The pause, which is scheduled for 4:04 p.m. and is to last up to 50 seconds, will serve as a moment of reflection and remembrance to honor the birthday of civil-rights leader Martin Luther King Jr.
For about one minute Monday afternoon, nearly 1,000 King County Metro and Sound Transit buses will pull over and come to a halt.
The pause, which is scheduled for 4:04 p.m., and is to last up to 50 seconds, will serve as a moment of reflection and remembrance to honor the birthday of civil-rights leader Martin Luther King Jr.
This year marks 50 years since his assassination on April 4, 1968, in Memphis, Tenn. King’s birthday, Jan. 15, 1929, has been recognized as a federal holiday since 1986.
Drivers of the approximately 975 Metro and Metro-operated Sound Transit buses in service Monday afternoon will determine where and when to safely stop. Bus drivers will not pause if they are traveling on highways, in the Downtown Seattle Transit Tunnel or on roadways without a safe place to pull over.
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Metro will alert passengers of the pause through transit notifications and on-board announcements.
Riders are invited to participate in any fashion they choose, but Metro encourages individuals to use the moment to reflect on their own role in how to improve the community, Metro spokesman Jeff Switzer said.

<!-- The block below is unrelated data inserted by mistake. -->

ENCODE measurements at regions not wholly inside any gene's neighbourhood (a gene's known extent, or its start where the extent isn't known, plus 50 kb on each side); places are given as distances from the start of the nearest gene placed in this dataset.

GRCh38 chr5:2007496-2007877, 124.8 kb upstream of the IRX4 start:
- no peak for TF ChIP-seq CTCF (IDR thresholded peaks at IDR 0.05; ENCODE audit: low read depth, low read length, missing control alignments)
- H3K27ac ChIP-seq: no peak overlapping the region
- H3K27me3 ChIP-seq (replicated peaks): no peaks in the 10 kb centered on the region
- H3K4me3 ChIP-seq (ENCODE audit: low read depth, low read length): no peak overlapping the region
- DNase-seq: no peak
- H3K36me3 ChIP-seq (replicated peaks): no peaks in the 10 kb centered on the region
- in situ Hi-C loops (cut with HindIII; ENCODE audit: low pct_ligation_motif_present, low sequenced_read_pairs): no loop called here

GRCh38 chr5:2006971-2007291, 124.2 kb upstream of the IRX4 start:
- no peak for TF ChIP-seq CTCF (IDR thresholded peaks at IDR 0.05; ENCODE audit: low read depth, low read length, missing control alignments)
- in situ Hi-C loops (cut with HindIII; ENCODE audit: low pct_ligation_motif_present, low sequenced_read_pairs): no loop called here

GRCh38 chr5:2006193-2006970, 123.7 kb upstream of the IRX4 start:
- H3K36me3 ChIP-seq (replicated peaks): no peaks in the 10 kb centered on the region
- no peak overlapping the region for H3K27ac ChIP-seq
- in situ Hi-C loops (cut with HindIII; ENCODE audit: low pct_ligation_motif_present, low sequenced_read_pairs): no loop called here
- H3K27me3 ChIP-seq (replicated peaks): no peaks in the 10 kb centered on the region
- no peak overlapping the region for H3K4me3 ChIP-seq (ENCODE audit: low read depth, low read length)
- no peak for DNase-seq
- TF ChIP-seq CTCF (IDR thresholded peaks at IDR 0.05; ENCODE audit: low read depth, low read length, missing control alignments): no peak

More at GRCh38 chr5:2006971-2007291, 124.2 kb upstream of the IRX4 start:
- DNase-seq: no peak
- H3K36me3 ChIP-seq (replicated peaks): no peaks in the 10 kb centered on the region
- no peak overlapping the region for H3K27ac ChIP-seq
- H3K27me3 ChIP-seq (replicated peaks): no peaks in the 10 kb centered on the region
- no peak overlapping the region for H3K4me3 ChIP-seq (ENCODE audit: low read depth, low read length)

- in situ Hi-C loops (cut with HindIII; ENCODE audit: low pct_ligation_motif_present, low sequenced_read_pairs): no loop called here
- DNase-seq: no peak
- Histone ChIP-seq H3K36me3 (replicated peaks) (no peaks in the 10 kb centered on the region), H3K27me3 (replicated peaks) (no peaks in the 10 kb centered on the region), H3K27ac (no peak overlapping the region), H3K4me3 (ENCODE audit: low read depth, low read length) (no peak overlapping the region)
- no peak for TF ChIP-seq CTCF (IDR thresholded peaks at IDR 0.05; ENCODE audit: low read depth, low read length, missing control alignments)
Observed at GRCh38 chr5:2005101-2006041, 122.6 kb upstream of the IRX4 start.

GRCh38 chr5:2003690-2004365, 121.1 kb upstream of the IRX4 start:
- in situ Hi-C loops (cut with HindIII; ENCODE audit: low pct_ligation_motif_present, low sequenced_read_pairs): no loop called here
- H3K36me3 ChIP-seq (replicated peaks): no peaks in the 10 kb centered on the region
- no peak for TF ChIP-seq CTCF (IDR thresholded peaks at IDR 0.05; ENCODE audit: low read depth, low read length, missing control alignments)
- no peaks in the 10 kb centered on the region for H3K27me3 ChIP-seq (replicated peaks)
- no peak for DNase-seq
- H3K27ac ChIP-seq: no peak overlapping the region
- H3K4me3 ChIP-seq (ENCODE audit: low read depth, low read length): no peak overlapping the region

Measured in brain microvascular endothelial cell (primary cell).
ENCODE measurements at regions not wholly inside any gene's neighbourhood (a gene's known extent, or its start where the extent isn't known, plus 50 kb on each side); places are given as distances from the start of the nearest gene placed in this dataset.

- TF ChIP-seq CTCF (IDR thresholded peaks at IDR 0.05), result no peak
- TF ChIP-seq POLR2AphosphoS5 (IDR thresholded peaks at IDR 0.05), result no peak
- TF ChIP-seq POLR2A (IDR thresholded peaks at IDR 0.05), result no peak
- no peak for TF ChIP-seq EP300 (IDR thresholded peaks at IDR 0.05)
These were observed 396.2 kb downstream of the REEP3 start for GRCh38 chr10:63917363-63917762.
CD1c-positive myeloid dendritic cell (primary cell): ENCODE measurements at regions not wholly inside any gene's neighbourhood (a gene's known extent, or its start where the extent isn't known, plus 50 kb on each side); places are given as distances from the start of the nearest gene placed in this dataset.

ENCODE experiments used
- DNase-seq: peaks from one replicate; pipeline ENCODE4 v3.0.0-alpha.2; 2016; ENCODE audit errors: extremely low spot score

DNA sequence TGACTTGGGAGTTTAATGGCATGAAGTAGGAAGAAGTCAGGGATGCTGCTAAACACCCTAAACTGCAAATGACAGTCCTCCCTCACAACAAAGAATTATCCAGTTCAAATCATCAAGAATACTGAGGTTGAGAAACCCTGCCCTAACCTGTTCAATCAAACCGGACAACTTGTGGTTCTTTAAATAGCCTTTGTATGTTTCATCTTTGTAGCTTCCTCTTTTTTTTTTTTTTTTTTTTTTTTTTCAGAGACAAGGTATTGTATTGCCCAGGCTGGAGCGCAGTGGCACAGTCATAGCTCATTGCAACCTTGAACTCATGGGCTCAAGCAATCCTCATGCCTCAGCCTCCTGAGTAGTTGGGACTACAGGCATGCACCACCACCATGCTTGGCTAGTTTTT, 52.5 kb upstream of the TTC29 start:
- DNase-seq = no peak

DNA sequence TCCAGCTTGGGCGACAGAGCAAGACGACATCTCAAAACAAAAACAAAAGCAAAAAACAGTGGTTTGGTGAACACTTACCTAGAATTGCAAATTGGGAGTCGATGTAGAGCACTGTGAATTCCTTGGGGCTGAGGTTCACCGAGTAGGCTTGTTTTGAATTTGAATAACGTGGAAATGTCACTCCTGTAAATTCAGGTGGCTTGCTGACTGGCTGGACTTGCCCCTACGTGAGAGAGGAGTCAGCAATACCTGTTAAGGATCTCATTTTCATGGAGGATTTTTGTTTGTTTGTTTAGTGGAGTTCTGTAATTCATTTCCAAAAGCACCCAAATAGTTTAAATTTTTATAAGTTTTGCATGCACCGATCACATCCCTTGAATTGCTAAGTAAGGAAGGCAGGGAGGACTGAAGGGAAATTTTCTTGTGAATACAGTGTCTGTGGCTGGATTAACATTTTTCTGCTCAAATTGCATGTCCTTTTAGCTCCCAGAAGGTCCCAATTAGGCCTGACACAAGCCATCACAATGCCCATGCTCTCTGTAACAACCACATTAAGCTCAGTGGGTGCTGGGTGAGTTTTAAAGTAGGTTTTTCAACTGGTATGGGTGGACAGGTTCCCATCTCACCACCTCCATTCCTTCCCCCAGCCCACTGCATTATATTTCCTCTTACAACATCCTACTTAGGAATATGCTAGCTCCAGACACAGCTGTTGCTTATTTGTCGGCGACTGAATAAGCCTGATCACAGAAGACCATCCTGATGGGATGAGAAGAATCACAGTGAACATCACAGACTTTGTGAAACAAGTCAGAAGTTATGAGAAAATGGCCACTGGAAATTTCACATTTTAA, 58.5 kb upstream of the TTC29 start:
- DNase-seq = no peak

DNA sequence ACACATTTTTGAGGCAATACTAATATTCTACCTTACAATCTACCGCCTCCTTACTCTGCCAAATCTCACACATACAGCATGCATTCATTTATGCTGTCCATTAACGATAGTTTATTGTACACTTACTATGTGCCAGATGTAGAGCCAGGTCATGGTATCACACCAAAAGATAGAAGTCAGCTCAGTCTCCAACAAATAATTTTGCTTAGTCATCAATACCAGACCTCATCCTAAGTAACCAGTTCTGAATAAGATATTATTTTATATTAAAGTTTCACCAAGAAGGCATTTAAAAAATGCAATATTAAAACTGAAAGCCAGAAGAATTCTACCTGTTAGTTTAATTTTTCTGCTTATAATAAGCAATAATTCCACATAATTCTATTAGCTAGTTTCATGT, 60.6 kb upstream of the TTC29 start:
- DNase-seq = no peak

In 2005, then-Gov. Christine Gregoire signed a bill to formally rename King County in honor of Martin Luther King Jr., after two decades of advocates pushing the change. A logo replacement followed in 2007. The county was originally named after William Rufus DeVane King, a former U.S. vice president who died in 1853. William King also owned a plantation, King’s Bend, in Alabama.
During his life, Martin Luther King Jr. urged President John F. Kennedy to take up civil rights issues, delivered his “I Have a Dream” speech and won the Nobel Peace Prize. The Seattle Times created a web page in tribute to his life and legacy.
Several organizations in Seattle will host activities to mark Martin Luther King Jr. Day. The Martin Luther King Jr. Celebration Committee will host the largest event at Garfield High School Monday.
Metro services will be conducted at a reduced rate Monday, and some routes – including service to the University of Washington – will not operate.